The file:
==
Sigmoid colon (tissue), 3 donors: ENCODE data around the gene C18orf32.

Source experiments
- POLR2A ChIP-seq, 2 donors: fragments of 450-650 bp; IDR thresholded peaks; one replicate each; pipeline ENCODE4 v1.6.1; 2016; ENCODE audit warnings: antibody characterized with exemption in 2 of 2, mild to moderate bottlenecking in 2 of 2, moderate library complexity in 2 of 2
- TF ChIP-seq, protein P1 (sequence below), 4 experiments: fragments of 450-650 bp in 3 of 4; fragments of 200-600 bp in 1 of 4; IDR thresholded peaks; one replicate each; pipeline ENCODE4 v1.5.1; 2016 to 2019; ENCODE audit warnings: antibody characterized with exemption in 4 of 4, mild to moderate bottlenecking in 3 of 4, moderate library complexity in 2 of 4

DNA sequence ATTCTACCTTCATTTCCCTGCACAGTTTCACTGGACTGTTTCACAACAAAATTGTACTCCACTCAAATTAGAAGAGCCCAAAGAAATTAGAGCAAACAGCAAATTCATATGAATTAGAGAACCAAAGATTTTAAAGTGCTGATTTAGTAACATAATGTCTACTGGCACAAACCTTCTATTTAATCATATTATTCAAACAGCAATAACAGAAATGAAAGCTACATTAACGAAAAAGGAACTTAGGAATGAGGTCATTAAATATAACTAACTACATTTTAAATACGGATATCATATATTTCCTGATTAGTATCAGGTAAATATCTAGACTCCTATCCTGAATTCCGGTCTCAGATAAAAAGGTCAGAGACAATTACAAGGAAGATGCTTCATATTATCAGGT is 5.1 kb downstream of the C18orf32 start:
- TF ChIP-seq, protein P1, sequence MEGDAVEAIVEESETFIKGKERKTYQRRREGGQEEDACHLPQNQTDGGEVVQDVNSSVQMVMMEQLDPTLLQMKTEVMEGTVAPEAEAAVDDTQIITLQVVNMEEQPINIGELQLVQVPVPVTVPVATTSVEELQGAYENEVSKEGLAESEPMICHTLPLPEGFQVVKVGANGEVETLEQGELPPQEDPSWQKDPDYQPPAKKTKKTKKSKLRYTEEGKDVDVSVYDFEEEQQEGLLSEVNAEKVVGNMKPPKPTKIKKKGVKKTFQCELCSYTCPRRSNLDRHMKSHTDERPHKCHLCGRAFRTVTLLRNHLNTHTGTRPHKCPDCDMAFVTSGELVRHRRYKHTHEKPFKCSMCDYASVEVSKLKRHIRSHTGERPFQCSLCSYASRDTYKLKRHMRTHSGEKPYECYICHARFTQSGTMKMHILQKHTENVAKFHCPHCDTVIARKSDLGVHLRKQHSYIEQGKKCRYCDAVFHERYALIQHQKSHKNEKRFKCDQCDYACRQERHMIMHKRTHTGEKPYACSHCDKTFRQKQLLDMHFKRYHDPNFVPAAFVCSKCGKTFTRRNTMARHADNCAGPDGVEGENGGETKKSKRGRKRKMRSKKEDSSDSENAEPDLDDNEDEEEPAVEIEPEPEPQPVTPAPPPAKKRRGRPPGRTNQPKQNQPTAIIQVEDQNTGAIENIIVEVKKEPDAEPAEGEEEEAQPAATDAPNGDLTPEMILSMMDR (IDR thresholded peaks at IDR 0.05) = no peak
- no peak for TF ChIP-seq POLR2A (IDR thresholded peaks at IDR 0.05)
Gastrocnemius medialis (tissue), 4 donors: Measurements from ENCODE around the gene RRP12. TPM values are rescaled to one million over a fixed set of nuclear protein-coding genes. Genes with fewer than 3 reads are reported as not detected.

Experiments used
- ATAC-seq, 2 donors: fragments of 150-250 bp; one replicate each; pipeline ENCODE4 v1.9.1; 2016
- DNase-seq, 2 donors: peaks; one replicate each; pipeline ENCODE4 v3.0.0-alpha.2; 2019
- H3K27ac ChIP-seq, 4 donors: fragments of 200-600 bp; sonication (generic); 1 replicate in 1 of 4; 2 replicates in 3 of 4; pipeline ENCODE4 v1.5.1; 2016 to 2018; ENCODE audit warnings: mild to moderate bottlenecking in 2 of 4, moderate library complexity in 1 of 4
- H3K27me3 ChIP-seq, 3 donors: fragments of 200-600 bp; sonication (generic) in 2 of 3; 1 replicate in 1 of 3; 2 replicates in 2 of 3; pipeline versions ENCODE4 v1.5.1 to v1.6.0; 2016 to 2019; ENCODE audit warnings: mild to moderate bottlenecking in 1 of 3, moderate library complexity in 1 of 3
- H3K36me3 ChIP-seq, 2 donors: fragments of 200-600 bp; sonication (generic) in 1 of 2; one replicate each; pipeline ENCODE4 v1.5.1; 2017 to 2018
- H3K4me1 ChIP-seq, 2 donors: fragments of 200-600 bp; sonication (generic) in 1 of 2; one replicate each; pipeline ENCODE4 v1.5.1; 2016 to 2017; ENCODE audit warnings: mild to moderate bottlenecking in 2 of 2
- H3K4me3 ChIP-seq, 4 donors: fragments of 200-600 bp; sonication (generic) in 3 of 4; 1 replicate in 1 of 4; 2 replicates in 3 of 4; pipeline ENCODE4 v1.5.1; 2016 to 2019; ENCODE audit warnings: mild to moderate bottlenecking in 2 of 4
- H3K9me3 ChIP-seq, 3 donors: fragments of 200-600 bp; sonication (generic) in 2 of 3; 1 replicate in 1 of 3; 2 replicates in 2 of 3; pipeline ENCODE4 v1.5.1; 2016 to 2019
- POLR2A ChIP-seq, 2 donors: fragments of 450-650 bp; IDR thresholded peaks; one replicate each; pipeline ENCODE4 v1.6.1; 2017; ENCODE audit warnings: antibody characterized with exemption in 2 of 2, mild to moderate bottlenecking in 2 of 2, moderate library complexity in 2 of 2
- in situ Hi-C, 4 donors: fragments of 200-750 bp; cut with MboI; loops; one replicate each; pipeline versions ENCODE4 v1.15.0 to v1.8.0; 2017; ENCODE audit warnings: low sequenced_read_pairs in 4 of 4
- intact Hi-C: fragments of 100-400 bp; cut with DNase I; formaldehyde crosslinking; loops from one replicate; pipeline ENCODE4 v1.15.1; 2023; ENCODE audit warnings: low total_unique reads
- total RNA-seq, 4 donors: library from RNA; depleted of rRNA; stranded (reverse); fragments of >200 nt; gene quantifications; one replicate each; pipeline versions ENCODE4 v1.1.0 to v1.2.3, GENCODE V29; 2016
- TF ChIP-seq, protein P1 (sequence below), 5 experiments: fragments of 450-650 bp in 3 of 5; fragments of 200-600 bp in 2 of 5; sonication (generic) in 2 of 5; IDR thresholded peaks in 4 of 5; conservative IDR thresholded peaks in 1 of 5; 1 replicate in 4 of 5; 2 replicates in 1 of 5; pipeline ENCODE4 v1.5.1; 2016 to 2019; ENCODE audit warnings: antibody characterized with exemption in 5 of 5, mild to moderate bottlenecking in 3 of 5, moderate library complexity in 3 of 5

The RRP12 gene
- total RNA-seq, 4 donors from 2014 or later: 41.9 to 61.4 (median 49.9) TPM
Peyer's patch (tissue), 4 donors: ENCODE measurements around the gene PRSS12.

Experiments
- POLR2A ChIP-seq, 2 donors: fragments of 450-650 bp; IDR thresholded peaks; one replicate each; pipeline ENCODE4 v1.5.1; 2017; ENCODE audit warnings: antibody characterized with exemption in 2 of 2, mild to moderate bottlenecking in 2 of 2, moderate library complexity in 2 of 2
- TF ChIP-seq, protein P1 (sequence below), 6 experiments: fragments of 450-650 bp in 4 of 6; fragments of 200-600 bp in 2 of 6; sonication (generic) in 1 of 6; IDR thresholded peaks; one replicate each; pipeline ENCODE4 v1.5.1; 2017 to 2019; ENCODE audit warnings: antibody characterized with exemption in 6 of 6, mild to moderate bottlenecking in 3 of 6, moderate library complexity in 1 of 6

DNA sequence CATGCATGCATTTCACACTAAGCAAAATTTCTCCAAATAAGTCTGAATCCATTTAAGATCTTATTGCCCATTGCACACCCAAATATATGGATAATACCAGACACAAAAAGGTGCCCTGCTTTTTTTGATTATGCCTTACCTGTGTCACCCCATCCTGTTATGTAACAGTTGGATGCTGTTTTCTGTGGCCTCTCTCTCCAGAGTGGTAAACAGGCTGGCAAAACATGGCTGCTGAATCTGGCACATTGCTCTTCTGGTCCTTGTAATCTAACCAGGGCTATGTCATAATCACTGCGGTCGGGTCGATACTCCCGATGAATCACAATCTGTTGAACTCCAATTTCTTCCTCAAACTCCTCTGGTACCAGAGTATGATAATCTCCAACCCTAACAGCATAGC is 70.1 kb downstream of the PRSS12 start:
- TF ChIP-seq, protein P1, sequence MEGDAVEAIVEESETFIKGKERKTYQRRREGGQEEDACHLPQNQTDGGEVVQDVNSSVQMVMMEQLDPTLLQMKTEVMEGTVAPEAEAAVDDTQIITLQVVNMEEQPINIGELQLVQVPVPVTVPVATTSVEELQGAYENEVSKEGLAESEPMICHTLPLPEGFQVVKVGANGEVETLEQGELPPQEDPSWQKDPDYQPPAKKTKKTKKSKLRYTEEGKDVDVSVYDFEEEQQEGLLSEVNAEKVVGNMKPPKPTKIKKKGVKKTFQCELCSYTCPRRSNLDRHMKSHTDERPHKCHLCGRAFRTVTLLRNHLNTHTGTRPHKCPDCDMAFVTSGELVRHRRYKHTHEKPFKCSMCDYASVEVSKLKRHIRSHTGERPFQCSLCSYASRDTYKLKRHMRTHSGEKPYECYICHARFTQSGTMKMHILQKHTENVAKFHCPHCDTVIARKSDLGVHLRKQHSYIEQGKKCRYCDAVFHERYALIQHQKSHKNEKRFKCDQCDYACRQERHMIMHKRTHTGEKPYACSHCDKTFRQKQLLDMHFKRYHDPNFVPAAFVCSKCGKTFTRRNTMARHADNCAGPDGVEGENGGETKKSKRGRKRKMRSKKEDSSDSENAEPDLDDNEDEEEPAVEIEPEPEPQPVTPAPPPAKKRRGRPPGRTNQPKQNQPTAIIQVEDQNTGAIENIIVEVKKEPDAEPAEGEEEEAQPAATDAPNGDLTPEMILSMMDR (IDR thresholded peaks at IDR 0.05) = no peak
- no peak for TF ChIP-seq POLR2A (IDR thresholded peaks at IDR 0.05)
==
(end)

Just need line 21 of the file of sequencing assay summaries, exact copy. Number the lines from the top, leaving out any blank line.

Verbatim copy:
- total RNA-seq, 4 donors: library from RNA; depleted of rRNA; stranded (reverse); fragments of >200 nt; gene quantifications; one replicate each; pipeline versions ENCODE4 v1.1.0 to v1.2.3, GENCODE V29; 2016